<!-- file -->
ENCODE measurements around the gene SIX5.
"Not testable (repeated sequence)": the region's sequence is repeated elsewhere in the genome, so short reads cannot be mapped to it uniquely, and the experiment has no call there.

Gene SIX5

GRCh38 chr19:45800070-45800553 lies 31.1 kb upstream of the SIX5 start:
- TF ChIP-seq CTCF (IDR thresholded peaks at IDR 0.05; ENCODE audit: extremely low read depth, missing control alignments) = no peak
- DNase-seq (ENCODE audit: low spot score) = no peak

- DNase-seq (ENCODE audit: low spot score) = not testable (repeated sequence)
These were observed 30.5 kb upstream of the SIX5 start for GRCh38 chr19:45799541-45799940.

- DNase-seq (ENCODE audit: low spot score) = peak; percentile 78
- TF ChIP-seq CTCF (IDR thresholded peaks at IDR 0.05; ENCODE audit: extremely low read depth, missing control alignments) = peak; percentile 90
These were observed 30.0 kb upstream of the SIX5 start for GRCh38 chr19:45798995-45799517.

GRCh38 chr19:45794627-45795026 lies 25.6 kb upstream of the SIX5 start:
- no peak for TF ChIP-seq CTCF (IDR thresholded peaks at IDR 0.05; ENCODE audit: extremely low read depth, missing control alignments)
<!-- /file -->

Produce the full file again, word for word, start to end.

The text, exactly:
ENCODE measurements around the gene SIX5.
"Not testable (repeated sequence)": the region's sequence is repeated elsewhere in the genome, so short reads cannot be mapped to it uniquely, and the experiment has no call there.

Gene SIX5

GRCh38 chr19:45800070-45800553 lies 31.1 kb upstream of the SIX5 start:
- TF ChIP-seq CTCF (IDR thresholded peaks at IDR 0.05; ENCODE audit: extremely low read depth, missing control alignments) = no peak
- DNase-seq (ENCODE audit: low spot score) = no peak

- DNase-seq (ENCODE audit: low spot score) = not testable (repeated sequence)
These were observed 30.5 kb upstream of the SIX5 start for GRCh38 chr19:45799541-45799940.

- DNase-seq (ENCODE audit: low spot score) = peak; percentile 78
- TF ChIP-seq CTCF (IDR thresholded peaks at IDR 0.05; ENCODE audit: extremely low read depth, missing control alignments) = peak; percentile 90
These were observed 30.0 kb upstream of the SIX5 start for GRCh38 chr19:45798995-45799517.

GRCh38 chr19:45794627-45795026 lies 25.6 kb upstream of the SIX5 start:
- no peak for TF ChIP-seq CTCF (IDR thresholded peaks at IDR 0.05; ENCODE audit: extremely low read depth, missing control alignments)